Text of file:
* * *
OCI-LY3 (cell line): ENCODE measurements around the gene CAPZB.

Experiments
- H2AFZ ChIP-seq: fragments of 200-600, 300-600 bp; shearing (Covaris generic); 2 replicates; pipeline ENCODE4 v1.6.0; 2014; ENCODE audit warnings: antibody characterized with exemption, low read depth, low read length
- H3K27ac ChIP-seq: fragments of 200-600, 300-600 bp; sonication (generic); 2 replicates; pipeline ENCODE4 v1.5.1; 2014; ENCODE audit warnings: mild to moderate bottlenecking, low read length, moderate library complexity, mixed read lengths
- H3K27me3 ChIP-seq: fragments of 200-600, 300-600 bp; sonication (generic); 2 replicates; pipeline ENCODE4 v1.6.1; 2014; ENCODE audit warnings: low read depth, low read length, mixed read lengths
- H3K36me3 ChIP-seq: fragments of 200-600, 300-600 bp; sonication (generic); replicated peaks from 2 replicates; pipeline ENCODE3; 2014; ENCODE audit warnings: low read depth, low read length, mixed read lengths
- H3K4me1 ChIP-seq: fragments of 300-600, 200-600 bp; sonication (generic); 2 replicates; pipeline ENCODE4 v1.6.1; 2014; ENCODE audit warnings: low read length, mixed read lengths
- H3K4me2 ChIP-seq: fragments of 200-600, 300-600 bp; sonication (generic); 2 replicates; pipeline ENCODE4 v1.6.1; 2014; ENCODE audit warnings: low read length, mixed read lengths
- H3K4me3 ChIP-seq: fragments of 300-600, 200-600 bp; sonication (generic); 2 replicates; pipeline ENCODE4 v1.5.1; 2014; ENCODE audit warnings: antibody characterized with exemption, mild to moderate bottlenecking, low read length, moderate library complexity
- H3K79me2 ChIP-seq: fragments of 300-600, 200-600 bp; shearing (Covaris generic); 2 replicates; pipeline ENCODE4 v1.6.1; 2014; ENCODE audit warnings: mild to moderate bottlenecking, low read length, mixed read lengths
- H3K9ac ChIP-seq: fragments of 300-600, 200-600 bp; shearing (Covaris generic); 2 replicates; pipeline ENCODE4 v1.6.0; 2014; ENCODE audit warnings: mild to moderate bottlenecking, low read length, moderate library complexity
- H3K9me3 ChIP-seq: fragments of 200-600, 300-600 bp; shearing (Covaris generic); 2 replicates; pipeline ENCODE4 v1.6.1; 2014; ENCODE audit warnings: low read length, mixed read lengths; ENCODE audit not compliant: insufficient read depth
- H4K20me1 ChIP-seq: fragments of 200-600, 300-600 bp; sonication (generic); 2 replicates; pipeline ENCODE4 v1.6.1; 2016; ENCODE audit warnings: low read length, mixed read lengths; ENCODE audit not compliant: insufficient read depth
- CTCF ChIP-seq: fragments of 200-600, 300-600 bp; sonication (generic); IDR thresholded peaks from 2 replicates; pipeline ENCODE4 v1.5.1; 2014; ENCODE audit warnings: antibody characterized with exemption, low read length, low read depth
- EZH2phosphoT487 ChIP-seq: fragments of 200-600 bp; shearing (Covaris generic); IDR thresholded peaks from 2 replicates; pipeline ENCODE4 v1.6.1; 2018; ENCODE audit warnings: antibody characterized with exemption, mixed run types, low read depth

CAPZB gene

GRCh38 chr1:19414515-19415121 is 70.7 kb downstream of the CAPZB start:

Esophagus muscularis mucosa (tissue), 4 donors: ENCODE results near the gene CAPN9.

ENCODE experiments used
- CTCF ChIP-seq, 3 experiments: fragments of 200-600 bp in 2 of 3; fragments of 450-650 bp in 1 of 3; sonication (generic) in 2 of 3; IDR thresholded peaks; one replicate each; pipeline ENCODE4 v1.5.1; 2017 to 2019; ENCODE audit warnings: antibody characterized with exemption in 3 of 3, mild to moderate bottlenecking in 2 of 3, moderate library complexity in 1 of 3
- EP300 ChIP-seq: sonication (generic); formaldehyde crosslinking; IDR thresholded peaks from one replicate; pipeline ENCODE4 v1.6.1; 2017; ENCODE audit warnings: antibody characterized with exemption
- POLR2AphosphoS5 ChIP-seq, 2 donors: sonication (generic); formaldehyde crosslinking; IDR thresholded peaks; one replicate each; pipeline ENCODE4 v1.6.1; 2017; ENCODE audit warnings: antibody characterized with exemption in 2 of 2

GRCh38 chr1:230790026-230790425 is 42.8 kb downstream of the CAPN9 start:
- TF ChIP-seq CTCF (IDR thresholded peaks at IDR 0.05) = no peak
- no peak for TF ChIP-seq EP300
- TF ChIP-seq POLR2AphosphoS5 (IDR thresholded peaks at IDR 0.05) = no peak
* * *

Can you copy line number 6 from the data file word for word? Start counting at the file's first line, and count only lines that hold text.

- H3K36me3 ChIP-seq: fragments of 200-600, 300-600 bp; sonication (generic); replicated peaks from 2 replicates; pipeline ENCODE3; 2014; ENCODE audit warnings: low read depth, low read length, mixed read lengths